But still, many Asians harbor a deep admiration for the bird that sustained their youth. “Local chicken.” “Village chicken.” These terms are used with the same reverence we Westerners accord “free-range” and “organic” (whatever that actually means anymore).
I’m in mountainous farm country in the far north of Laos when, one day, I start describing the typical American chicken operation to local farmers. “It’s not possible to do that,” a man named Davong tells me. He sees no future in Laos for an American-style broiler operation, which can easily house 100,000 birds at a time. Why wouldn’t it work? “If you have a chicken coop,” he says, “you have to look for food for the chickens.” And, he points out, that’s just not economical. By his estimation, it’s far easier and cheaper to let chickens eat what they peck on the ground.
Farther down the dirt road I ask a woman named Lee similar questions about chicken, and she agrees with Davong. “That’s for economy only,” she says after I describe typical conditions for industrial chickens of the West.
Plus, her neighbor Mon says, the meat won’t taste good if chickens can’t run around and find their own food. Cooped-up birds also need medicine and chemicals, she says, and that’s not good either. “If you raise chickens for eating, fed by nature is best.”
Another neighbor, Noi, confirms this: free-roaming chickens develop strong legs, thick muscles and, consequently, tasty meat. Chickens kept in a coop have soft legs and little muscle. “Their legs are not too strong,” she says, and their meat is not delicious (though she’s never actually tasted factory chicken).
Yet flavor is so often influenced by the world around it. It’s not just what we eat, but how we eat it and with whom. That’s true for chicken, for lobster, for a humble bowl of rice with a dollop of fish paste: how we, as humans, think of a meal depends on context. I learned that as a child.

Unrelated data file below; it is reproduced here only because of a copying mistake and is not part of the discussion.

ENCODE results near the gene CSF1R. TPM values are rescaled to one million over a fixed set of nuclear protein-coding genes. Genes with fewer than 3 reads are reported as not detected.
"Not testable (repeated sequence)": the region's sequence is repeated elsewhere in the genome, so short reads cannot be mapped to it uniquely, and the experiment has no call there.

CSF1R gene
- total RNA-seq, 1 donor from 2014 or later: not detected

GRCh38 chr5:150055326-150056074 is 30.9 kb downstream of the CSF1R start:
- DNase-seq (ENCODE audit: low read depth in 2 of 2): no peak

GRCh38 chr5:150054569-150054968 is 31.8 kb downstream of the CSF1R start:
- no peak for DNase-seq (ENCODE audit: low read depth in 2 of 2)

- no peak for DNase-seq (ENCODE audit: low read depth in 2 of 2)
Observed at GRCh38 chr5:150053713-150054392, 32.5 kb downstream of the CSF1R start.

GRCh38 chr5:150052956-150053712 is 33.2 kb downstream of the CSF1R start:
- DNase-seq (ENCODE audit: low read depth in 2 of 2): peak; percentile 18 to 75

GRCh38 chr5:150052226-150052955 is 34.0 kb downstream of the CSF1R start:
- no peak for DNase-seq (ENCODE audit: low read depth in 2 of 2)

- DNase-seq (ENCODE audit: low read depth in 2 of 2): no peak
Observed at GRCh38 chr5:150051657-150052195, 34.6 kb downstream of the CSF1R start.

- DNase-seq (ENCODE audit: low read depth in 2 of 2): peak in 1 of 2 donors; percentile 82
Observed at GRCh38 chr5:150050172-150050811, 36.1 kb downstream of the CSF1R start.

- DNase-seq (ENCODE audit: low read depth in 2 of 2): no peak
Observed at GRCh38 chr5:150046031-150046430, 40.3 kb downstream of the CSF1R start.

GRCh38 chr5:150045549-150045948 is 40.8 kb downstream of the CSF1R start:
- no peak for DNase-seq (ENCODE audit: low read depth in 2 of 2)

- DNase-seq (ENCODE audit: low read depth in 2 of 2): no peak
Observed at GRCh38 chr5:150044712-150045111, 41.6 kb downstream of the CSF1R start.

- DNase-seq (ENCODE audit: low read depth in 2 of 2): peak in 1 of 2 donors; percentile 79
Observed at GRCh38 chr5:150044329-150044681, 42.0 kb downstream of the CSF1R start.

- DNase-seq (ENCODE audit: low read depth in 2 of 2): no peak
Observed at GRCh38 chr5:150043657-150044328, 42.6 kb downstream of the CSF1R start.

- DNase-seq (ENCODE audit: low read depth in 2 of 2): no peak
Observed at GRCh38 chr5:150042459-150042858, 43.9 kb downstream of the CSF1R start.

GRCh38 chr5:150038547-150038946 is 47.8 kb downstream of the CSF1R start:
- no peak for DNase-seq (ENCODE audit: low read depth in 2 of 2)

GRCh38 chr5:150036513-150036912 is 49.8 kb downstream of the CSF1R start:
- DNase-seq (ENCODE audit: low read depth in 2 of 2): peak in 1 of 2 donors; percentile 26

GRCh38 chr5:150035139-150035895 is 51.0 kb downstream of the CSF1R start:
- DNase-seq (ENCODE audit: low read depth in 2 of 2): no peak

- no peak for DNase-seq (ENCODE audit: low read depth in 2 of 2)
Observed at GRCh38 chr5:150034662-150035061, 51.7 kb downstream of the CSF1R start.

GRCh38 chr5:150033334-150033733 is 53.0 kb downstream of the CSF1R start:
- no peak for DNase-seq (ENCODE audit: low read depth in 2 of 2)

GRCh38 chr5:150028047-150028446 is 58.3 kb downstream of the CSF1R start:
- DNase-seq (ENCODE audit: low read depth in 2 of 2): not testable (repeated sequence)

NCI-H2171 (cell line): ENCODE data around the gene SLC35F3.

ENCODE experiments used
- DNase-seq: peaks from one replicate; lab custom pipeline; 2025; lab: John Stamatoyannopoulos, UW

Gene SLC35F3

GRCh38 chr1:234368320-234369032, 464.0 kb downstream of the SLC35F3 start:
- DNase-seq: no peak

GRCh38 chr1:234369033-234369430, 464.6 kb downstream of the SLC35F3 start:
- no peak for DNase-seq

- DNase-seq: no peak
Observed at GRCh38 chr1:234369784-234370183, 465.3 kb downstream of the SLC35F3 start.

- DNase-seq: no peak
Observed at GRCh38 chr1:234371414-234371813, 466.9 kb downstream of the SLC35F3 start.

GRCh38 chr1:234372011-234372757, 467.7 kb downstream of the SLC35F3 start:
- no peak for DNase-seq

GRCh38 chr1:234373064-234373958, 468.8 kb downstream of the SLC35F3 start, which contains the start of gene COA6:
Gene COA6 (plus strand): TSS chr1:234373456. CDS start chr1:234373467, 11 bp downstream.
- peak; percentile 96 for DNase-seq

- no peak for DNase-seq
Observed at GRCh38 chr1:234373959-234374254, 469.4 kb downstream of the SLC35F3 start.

I remember the stench of charred chicken skin. Not burnt, but utterly black; entire wings and breasts crusted over, obscured by a shroud of carbon. It smells of fire and dirt and damp air. It smells, too, of potatoes wrapped in foil over open flames, and of summer in the mosquito-ey Midwest. I see my Mom standing in the screen door of the Minnie Winnie camper, shaking her head as my Dad mutters insults at the fire.
Most every weekend during the summer of my 5th year, we camped. And most every weekend that summer, we ate my Dad’s charred grilled chicken. When I think of those scorched hockey pucks of flesh today, it’s not the chicken that forms the meaning of my memories. It’s everything else: the air, the light, the towering oaks, the ambient sounds of camper doors and the pssshhhht of Deep Woods Off! as mothers spray their kids. Food isn’t always about food; sometimes it’s about the life around it. Consequently, I look back on my Dad’s black chicken with a smile. And I miss those summer nights by the fire.
Just as I almost — almost — look back fondly on the night my husband and I spent in Sukhothai, Thailand, in the height of the hot season a dozen years ago. We’re young, we’re cheap, we’re having an adventure. And the adventure goes like this:
We toss and turn in pools of sweat, a budget room with a fan, a bed and a great ruckus outside, all night long. Our luck: we have chosen a guesthouse beside a chicken slaughterhouse. We didn’t know this when we checked in because the slaughterhouse operates only at night so the chickens are ready for the morning markets. The butcher begins lopping the heads off birds, one by one, starting at 10 pm — just as we attempt to sleep.
I see it through our window and through a small slit in the ramshackle wooden building where this death occurs. I see a small light. And in that light, I see a man sitting beside a bin. I see him grasp a feathered beast from the bin, and I hear it wail. It sounds so real and human: “No. No, no, no, no, NO.” A crescendo of pitiful tones, ending abruptly on a high quick plea shouted in anger. “NO.” I cannot actually see the man perform the act of killing (a wooden slat blocks my view), but I know. The cries cease immediately and the headless carcass flies into an adjacent bin. And then it begins again as the man’s hand reaches again toward the other bin for another bird.
This continues without fail every 24 seconds (I count) until sunrise. Soon thereafter, we depart Sukhothai by train, heading south 8 hours to Bangkok. We ride third class, no aircon (we’re young, we’re cheap, we’re having an adventure). Sweat pearls on my face, neck, arms and hands. It drips down my legs and fingers. The sweltering air never ceases, and the passing scenery seems all the same: green fields and workers in straw hats. And then another town with another market and another row of rainbow-colored umbrellas shielding storefronts and stalls selling smoking-hot grilled chicken.